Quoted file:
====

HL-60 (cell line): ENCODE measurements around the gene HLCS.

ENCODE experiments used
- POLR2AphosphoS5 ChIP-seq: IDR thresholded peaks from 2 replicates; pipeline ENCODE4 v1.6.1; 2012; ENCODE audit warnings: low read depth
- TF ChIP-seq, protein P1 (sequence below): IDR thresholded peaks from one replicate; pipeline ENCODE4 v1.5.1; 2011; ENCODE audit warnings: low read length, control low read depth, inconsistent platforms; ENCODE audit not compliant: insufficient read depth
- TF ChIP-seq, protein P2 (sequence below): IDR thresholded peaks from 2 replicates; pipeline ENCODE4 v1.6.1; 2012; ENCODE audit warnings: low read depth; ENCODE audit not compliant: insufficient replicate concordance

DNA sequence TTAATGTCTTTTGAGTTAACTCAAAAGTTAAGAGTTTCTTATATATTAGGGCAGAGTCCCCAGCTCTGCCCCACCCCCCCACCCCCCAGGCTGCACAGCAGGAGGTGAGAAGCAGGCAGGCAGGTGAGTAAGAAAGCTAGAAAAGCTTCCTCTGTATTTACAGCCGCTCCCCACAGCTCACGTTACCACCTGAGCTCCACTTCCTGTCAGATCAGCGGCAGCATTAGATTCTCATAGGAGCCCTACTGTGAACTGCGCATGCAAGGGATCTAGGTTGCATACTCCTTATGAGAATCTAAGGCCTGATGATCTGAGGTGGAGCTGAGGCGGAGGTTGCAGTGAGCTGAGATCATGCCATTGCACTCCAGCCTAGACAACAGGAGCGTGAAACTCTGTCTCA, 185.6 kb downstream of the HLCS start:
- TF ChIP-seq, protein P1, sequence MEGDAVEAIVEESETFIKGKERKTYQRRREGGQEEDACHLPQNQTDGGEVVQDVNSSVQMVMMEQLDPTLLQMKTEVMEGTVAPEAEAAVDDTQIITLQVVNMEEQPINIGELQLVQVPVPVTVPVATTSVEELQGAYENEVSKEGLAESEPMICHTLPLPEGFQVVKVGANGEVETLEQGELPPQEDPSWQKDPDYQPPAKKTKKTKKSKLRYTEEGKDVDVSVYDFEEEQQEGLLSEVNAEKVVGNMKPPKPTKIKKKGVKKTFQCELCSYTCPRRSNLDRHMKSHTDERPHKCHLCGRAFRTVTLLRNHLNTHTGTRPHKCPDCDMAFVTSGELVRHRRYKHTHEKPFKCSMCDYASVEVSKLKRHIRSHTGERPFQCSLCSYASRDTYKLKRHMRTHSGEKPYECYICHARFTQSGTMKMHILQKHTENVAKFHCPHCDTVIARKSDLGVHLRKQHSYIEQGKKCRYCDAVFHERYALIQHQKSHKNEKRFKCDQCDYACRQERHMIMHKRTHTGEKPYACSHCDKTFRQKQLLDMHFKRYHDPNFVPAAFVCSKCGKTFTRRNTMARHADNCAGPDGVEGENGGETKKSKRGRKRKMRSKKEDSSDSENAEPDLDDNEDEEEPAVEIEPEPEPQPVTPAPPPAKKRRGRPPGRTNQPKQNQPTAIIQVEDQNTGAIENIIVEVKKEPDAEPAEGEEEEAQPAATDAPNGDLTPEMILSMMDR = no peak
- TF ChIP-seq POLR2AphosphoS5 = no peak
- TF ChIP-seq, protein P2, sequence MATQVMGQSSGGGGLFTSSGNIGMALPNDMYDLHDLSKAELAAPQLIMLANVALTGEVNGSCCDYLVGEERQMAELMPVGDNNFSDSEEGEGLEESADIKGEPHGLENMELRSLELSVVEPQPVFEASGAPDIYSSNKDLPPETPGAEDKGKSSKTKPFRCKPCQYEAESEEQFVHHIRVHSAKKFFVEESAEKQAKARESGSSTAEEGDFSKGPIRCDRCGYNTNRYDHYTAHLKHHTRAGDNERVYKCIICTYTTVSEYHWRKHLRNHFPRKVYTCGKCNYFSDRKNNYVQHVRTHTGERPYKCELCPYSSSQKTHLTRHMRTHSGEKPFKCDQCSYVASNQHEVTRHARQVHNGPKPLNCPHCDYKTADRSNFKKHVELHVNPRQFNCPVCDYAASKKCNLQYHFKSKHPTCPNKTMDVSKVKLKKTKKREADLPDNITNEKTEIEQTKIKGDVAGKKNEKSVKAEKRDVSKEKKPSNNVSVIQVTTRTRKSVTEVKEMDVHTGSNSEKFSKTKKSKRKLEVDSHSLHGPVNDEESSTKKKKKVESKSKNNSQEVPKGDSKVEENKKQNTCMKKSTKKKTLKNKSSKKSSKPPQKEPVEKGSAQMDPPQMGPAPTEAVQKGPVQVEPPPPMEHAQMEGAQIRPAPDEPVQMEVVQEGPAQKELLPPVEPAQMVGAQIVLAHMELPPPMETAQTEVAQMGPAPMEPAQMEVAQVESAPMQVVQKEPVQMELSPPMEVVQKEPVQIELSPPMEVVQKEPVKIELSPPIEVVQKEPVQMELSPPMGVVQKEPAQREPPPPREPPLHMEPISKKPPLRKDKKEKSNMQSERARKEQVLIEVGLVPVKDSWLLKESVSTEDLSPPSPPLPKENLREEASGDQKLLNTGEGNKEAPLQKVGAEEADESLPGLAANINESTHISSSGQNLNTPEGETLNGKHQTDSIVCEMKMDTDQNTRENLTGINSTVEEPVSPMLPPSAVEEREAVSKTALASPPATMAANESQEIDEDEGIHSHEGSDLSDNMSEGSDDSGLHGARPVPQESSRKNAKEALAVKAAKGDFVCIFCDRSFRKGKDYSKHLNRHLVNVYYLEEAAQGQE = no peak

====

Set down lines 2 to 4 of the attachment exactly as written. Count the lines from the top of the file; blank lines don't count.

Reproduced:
ENCODE experiments used
- POLR2AphosphoS5 ChIP-seq: IDR thresholded peaks from 2 replicates; pipeline ENCODE4 v1.6.1; 2012; ENCODE audit warnings: low read depth
- TF ChIP-seq, protein P1 (sequence below): IDR thresholded peaks from one replicate; pipeline ENCODE4 v1.5.1; 2011; ENCODE audit warnings: low read length, control low read depth, inconsistent platforms; ENCODE audit not compliant: insufficient read depth